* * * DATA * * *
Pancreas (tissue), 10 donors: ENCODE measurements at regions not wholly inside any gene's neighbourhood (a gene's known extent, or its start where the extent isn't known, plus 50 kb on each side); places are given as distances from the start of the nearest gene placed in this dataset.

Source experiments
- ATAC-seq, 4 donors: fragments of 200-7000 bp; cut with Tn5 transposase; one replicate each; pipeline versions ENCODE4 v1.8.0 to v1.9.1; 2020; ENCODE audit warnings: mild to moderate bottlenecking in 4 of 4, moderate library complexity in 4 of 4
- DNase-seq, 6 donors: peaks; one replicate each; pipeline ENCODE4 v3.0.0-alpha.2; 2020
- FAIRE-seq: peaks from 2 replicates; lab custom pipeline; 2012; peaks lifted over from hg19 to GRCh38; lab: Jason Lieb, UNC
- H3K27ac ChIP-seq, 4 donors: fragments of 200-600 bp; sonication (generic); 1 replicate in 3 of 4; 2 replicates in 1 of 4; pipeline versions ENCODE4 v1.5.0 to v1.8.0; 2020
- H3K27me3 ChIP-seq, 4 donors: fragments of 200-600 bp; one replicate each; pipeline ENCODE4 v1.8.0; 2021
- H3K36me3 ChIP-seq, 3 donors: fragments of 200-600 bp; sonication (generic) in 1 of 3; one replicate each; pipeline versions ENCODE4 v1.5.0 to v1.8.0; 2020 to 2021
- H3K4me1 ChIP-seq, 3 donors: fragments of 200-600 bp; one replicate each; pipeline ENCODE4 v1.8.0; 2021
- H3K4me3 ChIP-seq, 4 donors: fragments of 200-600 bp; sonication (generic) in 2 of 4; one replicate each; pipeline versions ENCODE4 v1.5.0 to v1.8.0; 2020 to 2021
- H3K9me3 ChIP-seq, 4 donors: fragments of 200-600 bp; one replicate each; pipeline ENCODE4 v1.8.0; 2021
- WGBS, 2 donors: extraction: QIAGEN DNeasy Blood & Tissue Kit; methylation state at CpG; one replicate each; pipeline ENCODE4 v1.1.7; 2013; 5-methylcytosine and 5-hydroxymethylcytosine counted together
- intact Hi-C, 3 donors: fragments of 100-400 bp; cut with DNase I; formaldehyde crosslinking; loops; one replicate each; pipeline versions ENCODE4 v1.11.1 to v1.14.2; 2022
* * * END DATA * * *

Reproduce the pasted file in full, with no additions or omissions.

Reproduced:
Pancreas (tissue), 10 donors: ENCODE measurements at regions not wholly inside any gene's neighbourhood (a gene's known extent, or its start where the extent isn't known, plus 50 kb on each side); places are given as distances from the start of the nearest gene placed in this dataset.

Source experiments
- ATAC-seq, 4 donors: fragments of 200-7000 bp; cut with Tn5 transposase; one replicate each; pipeline versions ENCODE4 v1.8.0 to v1.9.1; 2020; ENCODE audit warnings: mild to moderate bottlenecking in 4 of 4, moderate library complexity in 4 of 4
- DNase-seq, 6 donors: peaks; one replicate each; pipeline ENCODE4 v3.0.0-alpha.2; 2020
- FAIRE-seq: peaks from 2 replicates; lab custom pipeline; 2012; peaks lifted over from hg19 to GRCh38; lab: Jason Lieb, UNC
- H3K27ac ChIP-seq, 4 donors: fragments of 200-600 bp; sonication (generic); 1 replicate in 3 of 4; 2 replicates in 1 of 4; pipeline versions ENCODE4 v1.5.0 to v1.8.0; 2020
- H3K27me3 ChIP-seq, 4 donors: fragments of 200-600 bp; one replicate each; pipeline ENCODE4 v1.8.0; 2021
- H3K36me3 ChIP-seq, 3 donors: fragments of 200-600 bp; sonication (generic) in 1 of 3; one replicate each; pipeline versions ENCODE4 v1.5.0 to v1.8.0; 2020 to 2021
- H3K4me1 ChIP-seq, 3 donors: fragments of 200-600 bp; one replicate each; pipeline ENCODE4 v1.8.0; 2021
- H3K4me3 ChIP-seq, 4 donors: fragments of 200-600 bp; sonication (generic) in 2 of 4; one replicate each; pipeline versions ENCODE4 v1.5.0 to v1.8.0; 2020 to 2021
- H3K9me3 ChIP-seq, 4 donors: fragments of 200-600 bp; one replicate each; pipeline ENCODE4 v1.8.0; 2021
- WGBS, 2 donors: extraction: QIAGEN DNeasy Blood & Tissue Kit; methylation state at CpG; one replicate each; pipeline ENCODE4 v1.1.7; 2013; 5-methylcytosine and 5-hydroxymethylcytosine counted together
- intact Hi-C, 3 donors: fragments of 100-400 bp; cut with DNase I; formaldehyde crosslinking; loops; one replicate each; pipeline versions ENCODE4 v1.11.1 to v1.14.2; 2022